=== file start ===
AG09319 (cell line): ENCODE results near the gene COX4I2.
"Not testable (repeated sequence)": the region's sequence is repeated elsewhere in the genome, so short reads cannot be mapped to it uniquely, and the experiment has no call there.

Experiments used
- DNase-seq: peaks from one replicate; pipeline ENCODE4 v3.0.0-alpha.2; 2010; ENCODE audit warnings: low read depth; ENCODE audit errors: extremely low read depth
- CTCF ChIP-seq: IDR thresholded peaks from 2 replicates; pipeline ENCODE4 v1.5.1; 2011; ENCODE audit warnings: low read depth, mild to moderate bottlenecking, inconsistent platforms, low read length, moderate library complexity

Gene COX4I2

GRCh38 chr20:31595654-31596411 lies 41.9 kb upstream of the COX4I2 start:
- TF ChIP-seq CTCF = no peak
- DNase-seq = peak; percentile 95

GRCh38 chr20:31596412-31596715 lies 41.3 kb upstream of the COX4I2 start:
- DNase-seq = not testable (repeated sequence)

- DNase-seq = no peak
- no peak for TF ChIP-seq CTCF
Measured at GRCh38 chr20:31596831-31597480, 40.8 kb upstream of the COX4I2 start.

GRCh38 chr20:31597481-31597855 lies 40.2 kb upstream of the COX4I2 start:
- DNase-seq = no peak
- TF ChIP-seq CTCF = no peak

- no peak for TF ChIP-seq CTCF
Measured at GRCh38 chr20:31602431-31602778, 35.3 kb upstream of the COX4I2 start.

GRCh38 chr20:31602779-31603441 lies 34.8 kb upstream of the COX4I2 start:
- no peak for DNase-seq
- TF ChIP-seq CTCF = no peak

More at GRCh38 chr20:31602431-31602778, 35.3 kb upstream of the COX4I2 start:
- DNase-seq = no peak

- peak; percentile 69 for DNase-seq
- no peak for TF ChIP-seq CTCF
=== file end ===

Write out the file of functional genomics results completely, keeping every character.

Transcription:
AG09319 (cell line): ENCODE results near the gene COX4I2.
"Not testable (repeated sequence)": the region's sequence is repeated elsewhere in the genome, so short reads cannot be mapped to it uniquely, and the experiment has no call there.

Experiments used
- DNase-seq: peaks from one replicate; pipeline ENCODE4 v3.0.0-alpha.2; 2010; ENCODE audit warnings: low read depth; ENCODE audit errors: extremely low read depth
- CTCF ChIP-seq: IDR thresholded peaks from 2 replicates; pipeline ENCODE4 v1.5.1; 2011; ENCODE audit warnings: low read depth, mild to moderate bottlenecking, inconsistent platforms, low read length, moderate library complexity

Gene COX4I2

GRCh38 chr20:31595654-31596411 lies 41.9 kb upstream of the COX4I2 start:
- TF ChIP-seq CTCF = no peak
- DNase-seq = peak; percentile 95

GRCh38 chr20:31596412-31596715 lies 41.3 kb upstream of the COX4I2 start:
- DNase-seq = not testable (repeated sequence)

- DNase-seq = no peak
- no peak for TF ChIP-seq CTCF
Measured at GRCh38 chr20:31596831-31597480, 40.8 kb upstream of the COX4I2 start.

GRCh38 chr20:31597481-31597855 lies 40.2 kb upstream of the COX4I2 start:
- DNase-seq = no peak
- TF ChIP-seq CTCF = no peak

- no peak for TF ChIP-seq CTCF
Measured at GRCh38 chr20:31602431-31602778, 35.3 kb upstream of the COX4I2 start.

GRCh38 chr20:31602779-31603441 lies 34.8 kb upstream of the COX4I2 start:
- no peak for DNase-seq
- TF ChIP-seq CTCF = no peak

More at GRCh38 chr20:31602431-31602778, 35.3 kb upstream of the COX4I2 start:
- DNase-seq = no peak

- peak; percentile 69 for DNase-seq
- no peak for TF ChIP-seq CTCF